Cucumbers didn’t look too bad. A couple of crispy leaves. Four of the second sized tomatoes were planted out.

Planted out some Cherokee trail of tears. With the runner beans looking a bit scruffy; not sure if they will actually survive.

Cauliflowers and kale didn’t look too bad in their beds. Having raised beds is certainly making a difference. I’m not quite sure what Mama H is going to do with all her fenugreek and spinach. It does all look very green.

There was a moment of hilariousness. Mama H picked up a big fat black slug, and launched it; screaming at the top of her lungs that I had a big fat slug. It didn’t land far. I then picked it up after and I’m afraid to say; it was euthanised by being slung against a wooden fence. Don’t think it felt a thing.

Not a bad start, eh?

Yours in anticipation,

Horticultural Hobbit

Burgeoning

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Have made something of a transition, in shuffling things around onto the window sill.

The cucumbers and the squashes have been brought home and placed into the four tier blowaway. I don’t think that in the time that I have had it; it has ever been this full. The contents is getting bigger and bigger; and need hardening off. Am bit fearful actually, for the cucumbers. Might throw a bit of fleece over things tonight as they have been sat in a semi warm classroom. If they don’t make it through the night, that will be a problem.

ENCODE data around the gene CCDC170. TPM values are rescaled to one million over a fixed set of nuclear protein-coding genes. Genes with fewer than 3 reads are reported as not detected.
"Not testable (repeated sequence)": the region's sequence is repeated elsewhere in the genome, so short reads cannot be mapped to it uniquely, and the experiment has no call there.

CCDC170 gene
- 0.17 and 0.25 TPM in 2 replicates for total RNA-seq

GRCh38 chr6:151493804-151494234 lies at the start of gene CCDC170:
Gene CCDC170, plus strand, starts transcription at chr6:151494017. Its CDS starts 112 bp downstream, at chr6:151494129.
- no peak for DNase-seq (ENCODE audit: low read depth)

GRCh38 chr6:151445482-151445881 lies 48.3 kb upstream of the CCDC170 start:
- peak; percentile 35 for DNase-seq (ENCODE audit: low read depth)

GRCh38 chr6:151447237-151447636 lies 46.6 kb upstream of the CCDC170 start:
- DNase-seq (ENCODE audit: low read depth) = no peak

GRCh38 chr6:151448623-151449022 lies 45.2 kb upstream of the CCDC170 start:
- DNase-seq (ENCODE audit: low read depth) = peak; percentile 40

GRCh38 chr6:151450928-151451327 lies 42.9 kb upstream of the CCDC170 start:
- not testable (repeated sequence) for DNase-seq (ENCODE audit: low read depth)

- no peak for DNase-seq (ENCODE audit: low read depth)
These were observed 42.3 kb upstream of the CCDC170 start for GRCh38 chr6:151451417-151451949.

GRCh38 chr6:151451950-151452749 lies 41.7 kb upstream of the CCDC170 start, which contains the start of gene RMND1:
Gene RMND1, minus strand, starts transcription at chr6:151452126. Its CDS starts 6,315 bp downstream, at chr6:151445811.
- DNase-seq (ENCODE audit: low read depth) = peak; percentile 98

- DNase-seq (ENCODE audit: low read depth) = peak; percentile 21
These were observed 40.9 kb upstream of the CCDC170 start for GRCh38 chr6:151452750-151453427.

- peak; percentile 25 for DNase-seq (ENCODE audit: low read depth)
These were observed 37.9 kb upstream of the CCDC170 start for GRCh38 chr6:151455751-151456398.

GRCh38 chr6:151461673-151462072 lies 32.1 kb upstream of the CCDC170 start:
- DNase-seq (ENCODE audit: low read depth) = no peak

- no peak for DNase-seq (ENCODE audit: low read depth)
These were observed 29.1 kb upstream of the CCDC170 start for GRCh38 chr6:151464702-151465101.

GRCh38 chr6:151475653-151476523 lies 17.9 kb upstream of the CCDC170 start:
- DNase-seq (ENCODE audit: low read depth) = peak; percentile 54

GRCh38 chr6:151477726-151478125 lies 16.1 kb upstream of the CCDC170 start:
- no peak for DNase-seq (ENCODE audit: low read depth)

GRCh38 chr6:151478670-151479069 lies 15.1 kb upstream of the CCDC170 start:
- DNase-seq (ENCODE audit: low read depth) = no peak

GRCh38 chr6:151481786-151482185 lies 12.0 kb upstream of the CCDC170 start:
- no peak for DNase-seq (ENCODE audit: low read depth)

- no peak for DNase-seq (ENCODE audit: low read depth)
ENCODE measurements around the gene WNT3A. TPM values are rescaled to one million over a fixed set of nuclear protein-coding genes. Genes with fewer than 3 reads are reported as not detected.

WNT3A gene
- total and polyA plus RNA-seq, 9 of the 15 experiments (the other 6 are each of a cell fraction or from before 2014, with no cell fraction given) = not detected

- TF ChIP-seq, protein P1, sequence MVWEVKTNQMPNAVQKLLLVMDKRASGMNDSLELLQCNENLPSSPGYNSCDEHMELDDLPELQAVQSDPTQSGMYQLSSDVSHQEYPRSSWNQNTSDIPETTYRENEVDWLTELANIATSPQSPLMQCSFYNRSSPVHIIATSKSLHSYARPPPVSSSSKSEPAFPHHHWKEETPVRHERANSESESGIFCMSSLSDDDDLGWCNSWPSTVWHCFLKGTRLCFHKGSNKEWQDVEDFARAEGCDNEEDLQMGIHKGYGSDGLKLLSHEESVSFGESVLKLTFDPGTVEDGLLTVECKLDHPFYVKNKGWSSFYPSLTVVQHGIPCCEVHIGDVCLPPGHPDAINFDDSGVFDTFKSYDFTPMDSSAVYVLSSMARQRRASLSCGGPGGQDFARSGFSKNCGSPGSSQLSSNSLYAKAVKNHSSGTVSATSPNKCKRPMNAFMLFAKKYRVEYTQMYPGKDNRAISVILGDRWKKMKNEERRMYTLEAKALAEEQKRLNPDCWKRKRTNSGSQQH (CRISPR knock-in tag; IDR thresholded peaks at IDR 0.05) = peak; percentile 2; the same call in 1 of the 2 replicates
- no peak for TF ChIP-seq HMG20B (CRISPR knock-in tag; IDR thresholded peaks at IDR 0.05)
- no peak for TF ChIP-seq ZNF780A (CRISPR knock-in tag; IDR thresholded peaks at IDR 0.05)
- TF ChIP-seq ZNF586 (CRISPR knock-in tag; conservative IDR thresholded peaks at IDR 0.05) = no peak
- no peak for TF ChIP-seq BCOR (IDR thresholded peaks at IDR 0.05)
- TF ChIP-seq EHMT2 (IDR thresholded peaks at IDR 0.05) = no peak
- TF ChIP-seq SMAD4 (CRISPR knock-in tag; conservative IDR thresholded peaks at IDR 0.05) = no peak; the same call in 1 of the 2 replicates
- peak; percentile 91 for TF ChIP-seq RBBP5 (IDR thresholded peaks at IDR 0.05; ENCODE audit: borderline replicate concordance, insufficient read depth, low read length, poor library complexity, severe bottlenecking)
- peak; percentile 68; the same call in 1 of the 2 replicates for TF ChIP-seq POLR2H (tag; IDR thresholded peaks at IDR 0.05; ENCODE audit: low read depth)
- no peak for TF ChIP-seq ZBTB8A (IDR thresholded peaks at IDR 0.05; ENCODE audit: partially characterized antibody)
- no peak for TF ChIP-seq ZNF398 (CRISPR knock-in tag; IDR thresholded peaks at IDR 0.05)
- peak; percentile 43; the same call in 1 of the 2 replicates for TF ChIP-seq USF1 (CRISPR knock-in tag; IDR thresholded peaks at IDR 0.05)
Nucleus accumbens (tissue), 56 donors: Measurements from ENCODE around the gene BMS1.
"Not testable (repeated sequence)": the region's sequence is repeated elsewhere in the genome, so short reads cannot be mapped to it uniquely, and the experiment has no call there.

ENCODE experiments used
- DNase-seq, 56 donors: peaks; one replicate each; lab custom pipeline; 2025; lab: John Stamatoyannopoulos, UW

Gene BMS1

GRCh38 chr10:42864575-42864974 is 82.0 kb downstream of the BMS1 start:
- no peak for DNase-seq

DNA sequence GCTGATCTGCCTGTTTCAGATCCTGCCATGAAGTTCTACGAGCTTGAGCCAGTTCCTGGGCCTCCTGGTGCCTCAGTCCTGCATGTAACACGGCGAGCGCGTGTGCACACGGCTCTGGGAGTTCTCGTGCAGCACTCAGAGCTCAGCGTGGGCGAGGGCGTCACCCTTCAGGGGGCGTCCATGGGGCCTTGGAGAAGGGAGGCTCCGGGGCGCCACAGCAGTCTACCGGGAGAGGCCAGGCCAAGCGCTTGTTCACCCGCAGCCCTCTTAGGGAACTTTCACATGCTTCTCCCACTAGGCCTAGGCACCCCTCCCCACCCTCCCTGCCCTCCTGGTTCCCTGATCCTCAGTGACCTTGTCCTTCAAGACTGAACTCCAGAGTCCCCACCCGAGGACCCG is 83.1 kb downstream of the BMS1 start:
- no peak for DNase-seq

We almost have a block of sweetcorn. Just waiting on a few more to germinate for security. I witnessed yesterday. The leaves of the sweetcorn transpiring. I have clearly over watered them! It was a wow moment that you had to be there for.

Another batch of runners have been sown. As have loads of petite poise and kelevdon wonder pea. Handful of caulis have been sown too.

Will update further soon!

Yours in anticipation,

Horticultural Hobbit

Germinate, germinate: Triffids arise

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This morning I was met with a very green looking unheated propagator. We have germination. Not just your average germination either, but that of would be triffids.

In the prop, the following have risen:
Femspot, marketmore and crystal lemon cucumbers
Yellow scallop
Cobnut
Two Avalon
Patty Pan
Ghostrider and Astia-sort of.
Sunburst and giant sunflowers

They are beautiful and green, standing there all proud. They will be in need of hardening off over time. Though I might send them out under cloches before long.

There are lots of sunflowers, that will also need to feel the sun on their faces.

The race for chillies and bells has ended. No more now to be expected. There are 22 babies, I think, sat on the window sill. That is more than enough to be getting on with; they will be staying there indefinitely and will be potted on accordingly.

I have to say that the purple ones are coming on rather strongly. I will have to identify properly later on which ones are which exactly.

Always nice to see the rise of the a triffids. Unless they keel over before the morning….

Yours on anticipation,

Horticultural Hobbit